At wideout, I still don't want to trust any Titans wide receiver, but if I'm picking one, it's obviously Nate Washington, who had nine targets on Sunday and has scored in two straight games. … Deon Butler of the Seahawks (five for 50, 8 targets) and James Jones of the Packers (three for 32 and seven targets, which led the team) are both interesting guys, but I'm not sure I trust Seattle's offense, and I trust Green Bay's too much (so many mouths to feed) that I'm not jumping up and down just yet. However, I like both from a skills standpoint. … Stephen Williams of the Cardinals got a boost in value with the injury to Early Doucet, and he got six targets (second most on the team) on Sunday during a two-for-26 day. Luckily for the Cards, they play in the NFC West. … Jordan Shipley (five for 42, six targets) now has back-to-back games of five receptions. … Finally, I'm amazed Joey Galloway is even in the league, let alone fantasy-relevant (OK, adjacent to fantasy relevance), but he did have seven targets during the Washington explosion and caught three for 88 yards. Most of it was on one play, but clearly, the Redskins have to throw to move the ball this season.

Tight end is deep, man. That's the reason I didn't list anyone other than John Carlson (who faces the opposing-tight-end-friendly Chargers this week), but Dustin Keller obviously had a big game (seven for 115, a touchdown, nine targets that led the team), and in both Jets games it seemed Mark Sanchez was looking for Keller a lot. Aaron Hernandez of the Patriots looks to be a real find, and I'm buying, at least a little, the Chiefs' Tony Moeaki, who scored in Week 1 and had 10 targets (by far the most on the team) during a five-for-58 game. Brandon Pettigrew's first game with Shaun Hill as the starter ended with a seven-for-108 game. Lastly, all indications are that Jason Witten will play this week, but if he doesn't, his teammate Martellus Bennett has a lot of skills and would be a top-10 tight end.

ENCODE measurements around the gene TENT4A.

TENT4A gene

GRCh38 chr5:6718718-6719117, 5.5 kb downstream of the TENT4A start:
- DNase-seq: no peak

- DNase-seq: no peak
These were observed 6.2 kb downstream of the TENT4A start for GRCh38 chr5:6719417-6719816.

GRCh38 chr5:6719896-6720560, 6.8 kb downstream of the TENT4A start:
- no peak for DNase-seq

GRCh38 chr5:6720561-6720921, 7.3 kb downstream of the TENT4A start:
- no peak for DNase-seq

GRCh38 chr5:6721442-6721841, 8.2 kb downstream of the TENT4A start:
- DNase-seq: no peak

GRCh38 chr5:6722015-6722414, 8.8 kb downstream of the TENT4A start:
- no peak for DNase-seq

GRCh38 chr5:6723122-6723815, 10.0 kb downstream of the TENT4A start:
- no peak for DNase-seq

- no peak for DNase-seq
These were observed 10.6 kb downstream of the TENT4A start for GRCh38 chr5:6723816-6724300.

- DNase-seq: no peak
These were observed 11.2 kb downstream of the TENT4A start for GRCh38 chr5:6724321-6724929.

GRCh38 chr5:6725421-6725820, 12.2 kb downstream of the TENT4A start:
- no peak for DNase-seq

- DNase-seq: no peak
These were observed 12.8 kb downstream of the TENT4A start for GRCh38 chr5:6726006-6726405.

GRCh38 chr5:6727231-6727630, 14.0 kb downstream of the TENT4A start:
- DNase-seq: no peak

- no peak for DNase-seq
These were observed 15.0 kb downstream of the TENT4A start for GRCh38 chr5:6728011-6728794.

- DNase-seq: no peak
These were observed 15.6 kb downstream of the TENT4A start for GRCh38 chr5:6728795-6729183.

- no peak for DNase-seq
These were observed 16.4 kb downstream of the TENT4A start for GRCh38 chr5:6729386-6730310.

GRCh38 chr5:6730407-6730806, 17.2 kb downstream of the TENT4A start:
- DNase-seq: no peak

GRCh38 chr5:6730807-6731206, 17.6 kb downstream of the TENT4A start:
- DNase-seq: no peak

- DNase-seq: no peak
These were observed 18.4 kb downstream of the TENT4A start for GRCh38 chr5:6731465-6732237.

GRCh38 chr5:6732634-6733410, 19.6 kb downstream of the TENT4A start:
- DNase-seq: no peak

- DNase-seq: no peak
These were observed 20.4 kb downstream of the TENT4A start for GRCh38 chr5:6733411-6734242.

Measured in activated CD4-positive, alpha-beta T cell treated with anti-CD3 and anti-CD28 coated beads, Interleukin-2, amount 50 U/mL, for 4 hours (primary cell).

Welcome to Dumpsville. Population: you

As always, these are not guys I'm saying you should drop, and as always, some of you will ignore that caveat. But if you need roster space to grab someone above, I have no issue with dropping these guys. They're good players who will have productive weeks but whom I feel ultimately won't lead you to the promised land, based on schedules and who else is available in ESPN.com standard 10-team leagues.

Matthew Stafford, Vince Young. David Garrard, Chad Henne, Matt Hasselbeck, Laurence Maroney, Correll Buckhalter, Kevin Smith, Steve Slaton, Chester Taylor, Leon Washington, Mike Bell, Kenny Britt, T.J. Houshmandzadeh, Lee Evans, Nate Burleson, Brandon Lloyd, Jabar Gaffney (sigh), Mohamed Massaquoi, Bernard Berrian, Robert Meachem, Owen Daniels (until midseason), Heath Miller, Colts' D/ST, Broncos' D/ST, Texans' D/ST.

Matthew Berry -- The Talented Mr. Roto -- rarely thinks he's wrong. He is the creator of RotoPass.com, a website that combines a bunch of well-known fantasy sites, including ESPN Insider, for one low price. Use promo code ESPN for 10 percent off. He is a charter member of the Fantasy Sports Writers Association Hall of Fame. Cyberstalk the TMR | Be his cyberfriend